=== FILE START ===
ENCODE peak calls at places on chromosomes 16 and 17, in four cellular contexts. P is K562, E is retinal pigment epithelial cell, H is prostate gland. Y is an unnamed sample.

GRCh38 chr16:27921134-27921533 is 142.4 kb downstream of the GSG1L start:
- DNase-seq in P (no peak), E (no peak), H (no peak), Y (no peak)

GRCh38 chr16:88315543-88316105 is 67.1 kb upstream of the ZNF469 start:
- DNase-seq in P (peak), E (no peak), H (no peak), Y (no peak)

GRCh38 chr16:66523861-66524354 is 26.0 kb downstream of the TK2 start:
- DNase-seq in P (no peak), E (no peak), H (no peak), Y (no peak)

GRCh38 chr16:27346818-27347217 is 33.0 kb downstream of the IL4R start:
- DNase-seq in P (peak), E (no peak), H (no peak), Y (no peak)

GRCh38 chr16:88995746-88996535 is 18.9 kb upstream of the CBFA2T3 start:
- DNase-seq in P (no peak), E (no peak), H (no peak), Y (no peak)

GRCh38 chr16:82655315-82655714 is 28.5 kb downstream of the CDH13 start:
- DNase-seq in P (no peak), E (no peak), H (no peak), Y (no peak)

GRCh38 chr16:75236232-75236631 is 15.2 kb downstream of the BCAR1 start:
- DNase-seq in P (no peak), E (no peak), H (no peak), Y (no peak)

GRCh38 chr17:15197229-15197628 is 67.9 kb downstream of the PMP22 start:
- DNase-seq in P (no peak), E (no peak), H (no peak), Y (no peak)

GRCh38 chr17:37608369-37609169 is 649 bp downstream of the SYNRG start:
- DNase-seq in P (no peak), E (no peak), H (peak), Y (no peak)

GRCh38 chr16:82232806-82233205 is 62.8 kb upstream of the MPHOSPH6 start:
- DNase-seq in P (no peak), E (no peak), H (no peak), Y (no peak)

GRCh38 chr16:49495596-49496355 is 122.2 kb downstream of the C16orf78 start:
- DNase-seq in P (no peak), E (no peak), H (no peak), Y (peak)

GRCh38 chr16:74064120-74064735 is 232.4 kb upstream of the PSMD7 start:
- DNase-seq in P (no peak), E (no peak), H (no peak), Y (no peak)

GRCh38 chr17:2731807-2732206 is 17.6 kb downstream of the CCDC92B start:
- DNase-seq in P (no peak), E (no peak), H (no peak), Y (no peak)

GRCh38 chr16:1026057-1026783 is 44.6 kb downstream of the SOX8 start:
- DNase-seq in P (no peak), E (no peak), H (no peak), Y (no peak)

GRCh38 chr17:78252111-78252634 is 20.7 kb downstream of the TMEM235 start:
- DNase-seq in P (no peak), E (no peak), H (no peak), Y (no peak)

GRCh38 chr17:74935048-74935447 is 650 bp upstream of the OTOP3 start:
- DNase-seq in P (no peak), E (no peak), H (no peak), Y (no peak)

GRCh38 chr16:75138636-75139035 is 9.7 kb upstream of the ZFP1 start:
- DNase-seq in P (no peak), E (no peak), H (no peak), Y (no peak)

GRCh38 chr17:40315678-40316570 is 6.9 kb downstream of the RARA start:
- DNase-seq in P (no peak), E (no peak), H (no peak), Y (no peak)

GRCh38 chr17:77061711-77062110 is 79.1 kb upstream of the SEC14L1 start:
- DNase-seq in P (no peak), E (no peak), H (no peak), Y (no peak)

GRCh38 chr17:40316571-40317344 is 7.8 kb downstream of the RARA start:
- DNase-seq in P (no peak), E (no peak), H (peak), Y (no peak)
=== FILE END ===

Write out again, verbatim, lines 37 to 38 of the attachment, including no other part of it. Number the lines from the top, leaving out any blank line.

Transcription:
- DNase-seq in P (no peak), E (no peak), H (no peak), Y (no peak)

GRCh38 chr17:77061711-77062110 is 79.1 kb upstream of the SEC14L1 start: